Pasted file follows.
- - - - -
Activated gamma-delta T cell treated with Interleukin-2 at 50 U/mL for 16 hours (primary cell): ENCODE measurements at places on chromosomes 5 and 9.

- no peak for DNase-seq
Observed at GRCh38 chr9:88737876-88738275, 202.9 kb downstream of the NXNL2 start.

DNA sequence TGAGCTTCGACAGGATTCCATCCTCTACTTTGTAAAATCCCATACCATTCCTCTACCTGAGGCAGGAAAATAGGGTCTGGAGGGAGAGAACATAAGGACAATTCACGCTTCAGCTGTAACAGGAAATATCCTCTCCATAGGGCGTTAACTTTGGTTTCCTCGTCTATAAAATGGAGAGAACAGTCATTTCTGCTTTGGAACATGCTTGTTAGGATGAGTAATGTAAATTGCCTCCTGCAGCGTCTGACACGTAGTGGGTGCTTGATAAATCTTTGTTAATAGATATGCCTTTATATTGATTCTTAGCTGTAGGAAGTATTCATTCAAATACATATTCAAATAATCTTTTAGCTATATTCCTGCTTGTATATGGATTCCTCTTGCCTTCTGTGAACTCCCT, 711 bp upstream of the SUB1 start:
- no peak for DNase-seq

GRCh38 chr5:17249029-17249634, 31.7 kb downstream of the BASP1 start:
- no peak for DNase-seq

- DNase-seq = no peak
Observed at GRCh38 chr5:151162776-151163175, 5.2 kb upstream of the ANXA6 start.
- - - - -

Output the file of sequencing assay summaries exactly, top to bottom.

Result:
Activated gamma-delta T cell treated with Interleukin-2 at 50 U/mL for 16 hours (primary cell): ENCODE measurements at places on chromosomes 5 and 9.

- no peak for DNase-seq
Observed at GRCh38 chr9:88737876-88738275, 202.9 kb downstream of the NXNL2 start.

DNA sequence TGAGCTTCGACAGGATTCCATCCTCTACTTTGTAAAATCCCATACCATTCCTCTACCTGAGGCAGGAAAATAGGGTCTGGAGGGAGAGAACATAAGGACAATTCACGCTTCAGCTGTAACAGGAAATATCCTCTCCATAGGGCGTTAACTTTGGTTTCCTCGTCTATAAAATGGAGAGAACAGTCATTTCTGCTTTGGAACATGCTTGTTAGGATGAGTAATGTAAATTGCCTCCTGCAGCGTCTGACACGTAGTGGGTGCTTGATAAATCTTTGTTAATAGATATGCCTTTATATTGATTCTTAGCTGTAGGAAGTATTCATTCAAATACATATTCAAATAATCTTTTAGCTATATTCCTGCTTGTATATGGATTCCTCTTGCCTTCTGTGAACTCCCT, 711 bp upstream of the SUB1 start:
- no peak for DNase-seq

GRCh38 chr5:17249029-17249634, 31.7 kb downstream of the BASP1 start:
- no peak for DNase-seq

- DNase-seq = no peak
Observed at GRCh38 chr5:151162776-151163175, 5.2 kb upstream of the ANXA6 start.